message 6: by Marieke, Former guide & Chief Chatterbox (new) - rated it 5 stars

Marieke | 2838 comments Mod
Nile daughter wrote: "(No one sleeps in Alexandria) is TV serial (as far as I know was not broadcasted yet):"

omg i want to see that!!! the costumes are amazing. :D

Niledaughter | 86 comments I added it , so readers can feel the atmosphere ;)

message 8: by Chrissie (new) - added it

Chrissie When is the discussion going to take place? The movie DID pull me back into wanting to read the book. It is just that I already have so many books screaming to be read. I mean they are pounding their fists at me.

Niledaughter | 86 comments Chrissie wrote: "When is the discussion going to take place? The movie DID pull me back into wanting to read the book. It is just that I already have so many books screaming to be read. I mean they are pounding the..."

That was funny :D

The discussion can take place any time you want , I already read (50) pages , true it has a slow melody , but has so vivid descriptions of Egyptian peasant life , then Alexandria’s in 1939 & you can really feel WW2 hitting the doors …

message 10: by Niledaughter (last edited Oct 18, 2010 11:28PM) (new) - rated it 4 stars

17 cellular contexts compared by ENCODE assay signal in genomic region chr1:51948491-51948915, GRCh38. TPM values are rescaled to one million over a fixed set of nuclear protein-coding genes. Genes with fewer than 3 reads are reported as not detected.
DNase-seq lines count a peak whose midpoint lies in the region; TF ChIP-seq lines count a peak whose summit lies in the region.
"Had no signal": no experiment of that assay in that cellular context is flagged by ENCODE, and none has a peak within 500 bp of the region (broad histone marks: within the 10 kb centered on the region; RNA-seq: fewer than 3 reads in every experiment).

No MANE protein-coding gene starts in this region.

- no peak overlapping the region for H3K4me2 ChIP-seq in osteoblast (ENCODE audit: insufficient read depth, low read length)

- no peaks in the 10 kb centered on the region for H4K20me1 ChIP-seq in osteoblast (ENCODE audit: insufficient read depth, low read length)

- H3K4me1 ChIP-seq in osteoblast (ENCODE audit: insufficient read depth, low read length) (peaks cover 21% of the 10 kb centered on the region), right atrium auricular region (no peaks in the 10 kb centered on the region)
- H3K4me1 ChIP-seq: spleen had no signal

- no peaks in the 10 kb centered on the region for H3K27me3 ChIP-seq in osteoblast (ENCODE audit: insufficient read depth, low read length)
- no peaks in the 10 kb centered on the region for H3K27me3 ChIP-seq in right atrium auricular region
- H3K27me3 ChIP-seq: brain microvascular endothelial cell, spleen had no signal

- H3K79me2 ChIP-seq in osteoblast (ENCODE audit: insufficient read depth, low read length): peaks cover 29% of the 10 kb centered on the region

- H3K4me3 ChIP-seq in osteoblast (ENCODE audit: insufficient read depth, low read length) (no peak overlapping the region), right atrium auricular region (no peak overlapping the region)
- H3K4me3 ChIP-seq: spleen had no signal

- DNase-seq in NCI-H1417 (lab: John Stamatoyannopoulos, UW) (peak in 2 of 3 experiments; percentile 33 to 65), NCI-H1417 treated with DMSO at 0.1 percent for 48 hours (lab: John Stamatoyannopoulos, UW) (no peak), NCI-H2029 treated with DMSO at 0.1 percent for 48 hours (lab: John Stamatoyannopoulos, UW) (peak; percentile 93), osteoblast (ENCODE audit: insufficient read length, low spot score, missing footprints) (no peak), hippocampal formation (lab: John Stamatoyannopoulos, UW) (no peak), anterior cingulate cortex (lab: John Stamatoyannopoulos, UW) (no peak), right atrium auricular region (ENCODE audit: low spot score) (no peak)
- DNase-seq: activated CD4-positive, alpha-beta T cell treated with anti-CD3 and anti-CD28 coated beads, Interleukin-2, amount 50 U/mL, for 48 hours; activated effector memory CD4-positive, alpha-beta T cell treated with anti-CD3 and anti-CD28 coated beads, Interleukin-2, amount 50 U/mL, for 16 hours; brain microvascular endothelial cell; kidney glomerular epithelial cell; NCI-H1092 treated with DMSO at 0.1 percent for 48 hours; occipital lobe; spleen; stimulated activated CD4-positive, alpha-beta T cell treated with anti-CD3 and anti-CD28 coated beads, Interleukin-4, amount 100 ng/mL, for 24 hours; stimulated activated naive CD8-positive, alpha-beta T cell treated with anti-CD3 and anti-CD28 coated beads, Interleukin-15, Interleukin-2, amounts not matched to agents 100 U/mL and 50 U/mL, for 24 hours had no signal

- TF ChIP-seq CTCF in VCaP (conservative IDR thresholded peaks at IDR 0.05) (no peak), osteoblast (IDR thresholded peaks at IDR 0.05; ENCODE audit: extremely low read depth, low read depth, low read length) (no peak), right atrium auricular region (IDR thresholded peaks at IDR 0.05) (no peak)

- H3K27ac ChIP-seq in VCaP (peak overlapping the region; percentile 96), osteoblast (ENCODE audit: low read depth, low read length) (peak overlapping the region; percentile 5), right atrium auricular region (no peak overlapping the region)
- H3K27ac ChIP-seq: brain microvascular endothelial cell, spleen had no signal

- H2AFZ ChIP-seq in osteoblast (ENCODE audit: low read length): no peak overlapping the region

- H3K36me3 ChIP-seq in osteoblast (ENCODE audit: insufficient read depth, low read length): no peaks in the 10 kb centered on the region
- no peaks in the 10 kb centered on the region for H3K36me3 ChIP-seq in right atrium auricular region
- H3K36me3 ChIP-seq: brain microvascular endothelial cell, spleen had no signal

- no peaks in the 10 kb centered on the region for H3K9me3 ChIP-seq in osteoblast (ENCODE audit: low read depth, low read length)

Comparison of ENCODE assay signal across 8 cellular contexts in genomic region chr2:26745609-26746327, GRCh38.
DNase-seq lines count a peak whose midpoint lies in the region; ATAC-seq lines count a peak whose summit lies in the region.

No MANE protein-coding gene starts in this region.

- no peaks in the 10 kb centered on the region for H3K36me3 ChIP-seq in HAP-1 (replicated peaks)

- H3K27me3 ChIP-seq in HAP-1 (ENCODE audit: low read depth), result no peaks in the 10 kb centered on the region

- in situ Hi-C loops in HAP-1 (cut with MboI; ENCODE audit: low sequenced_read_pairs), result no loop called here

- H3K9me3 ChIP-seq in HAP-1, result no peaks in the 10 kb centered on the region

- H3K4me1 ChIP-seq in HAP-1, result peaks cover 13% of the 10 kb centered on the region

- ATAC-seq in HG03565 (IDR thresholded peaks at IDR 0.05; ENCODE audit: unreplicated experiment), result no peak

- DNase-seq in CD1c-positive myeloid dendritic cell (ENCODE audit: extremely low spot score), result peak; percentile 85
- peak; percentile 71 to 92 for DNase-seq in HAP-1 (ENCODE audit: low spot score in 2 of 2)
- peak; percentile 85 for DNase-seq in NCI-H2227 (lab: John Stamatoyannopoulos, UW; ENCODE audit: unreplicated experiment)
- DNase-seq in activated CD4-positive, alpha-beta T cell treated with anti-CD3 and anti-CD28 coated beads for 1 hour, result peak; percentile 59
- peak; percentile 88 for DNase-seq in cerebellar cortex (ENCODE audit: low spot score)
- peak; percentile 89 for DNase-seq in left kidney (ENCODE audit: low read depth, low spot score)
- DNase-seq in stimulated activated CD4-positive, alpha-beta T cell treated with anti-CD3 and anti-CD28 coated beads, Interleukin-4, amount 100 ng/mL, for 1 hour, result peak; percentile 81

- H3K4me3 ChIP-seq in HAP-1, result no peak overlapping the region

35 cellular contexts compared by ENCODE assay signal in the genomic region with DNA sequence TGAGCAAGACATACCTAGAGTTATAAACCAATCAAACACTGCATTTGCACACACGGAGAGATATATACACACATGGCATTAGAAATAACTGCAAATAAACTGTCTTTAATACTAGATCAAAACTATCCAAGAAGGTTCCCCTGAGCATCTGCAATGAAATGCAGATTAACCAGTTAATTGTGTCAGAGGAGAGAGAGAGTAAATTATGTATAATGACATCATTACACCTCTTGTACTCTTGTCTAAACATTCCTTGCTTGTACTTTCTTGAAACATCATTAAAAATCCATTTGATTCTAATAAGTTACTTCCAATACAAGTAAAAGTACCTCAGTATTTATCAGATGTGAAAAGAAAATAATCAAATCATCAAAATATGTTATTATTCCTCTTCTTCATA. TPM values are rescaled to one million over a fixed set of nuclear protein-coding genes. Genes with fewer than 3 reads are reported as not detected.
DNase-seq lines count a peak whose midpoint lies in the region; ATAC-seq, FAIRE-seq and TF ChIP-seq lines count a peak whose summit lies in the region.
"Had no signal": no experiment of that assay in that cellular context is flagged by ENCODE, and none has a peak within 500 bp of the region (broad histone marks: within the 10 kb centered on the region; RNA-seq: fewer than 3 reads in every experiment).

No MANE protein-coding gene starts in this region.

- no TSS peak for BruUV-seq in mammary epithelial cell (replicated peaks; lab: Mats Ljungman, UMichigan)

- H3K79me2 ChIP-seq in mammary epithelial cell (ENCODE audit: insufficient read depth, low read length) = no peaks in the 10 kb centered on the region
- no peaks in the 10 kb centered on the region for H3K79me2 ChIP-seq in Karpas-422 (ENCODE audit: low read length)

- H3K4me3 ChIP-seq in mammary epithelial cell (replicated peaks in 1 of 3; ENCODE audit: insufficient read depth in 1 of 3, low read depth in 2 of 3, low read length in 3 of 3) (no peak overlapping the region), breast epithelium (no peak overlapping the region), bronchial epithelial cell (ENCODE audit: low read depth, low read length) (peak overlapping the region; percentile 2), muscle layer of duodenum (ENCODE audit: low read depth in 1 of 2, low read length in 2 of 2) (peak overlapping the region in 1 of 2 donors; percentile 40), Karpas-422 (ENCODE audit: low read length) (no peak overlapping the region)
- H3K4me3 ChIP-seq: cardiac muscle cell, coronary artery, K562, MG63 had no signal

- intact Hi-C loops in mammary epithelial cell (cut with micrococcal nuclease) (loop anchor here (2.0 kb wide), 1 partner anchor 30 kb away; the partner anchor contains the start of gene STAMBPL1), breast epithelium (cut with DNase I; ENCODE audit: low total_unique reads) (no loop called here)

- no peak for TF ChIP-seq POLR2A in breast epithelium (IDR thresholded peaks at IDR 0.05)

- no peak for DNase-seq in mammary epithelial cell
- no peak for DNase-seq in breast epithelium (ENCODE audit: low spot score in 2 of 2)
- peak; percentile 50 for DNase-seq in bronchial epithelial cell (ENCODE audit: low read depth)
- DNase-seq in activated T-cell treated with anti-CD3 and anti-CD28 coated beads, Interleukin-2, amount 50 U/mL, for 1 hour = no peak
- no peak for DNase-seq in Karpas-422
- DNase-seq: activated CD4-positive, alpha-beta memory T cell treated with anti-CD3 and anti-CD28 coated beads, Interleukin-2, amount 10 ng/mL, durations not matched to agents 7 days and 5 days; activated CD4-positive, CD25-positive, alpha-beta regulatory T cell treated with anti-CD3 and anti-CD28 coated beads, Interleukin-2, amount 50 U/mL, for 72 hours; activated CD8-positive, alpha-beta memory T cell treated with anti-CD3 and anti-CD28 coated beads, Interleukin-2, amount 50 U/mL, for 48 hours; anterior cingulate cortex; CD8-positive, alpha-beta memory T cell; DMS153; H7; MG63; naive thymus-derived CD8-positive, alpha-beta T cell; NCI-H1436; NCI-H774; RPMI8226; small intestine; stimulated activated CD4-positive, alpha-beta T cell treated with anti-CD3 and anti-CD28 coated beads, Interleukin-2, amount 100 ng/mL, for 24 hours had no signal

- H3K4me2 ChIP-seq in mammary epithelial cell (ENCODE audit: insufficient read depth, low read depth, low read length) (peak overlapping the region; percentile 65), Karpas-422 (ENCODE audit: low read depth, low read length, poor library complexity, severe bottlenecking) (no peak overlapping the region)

Niledaughter | 86 comments First as further data , the author presented (vendetta ) ..(the revenge un ending circle tradition ) - (an eye for an eye) in Egypt , even though it seems so bloody in the novel (lower Egypt- bahari) , still it is not as strong or destructive as it is in upper Egypt and (qibli) , it is called (Al-taar) .
This one was ended , live ceremonies :

message 11: by Andrea (new) - added it

Andrea | 658 comments I've started reading and am so impressed with how the writer evokes the time and place. I don't want to say too much until others have started reading. But I agree with Nile Daughter about the impression of world events. For the people in the middle of them, they are a nuisance, an interruption of their lives, not great historical events as we see them now.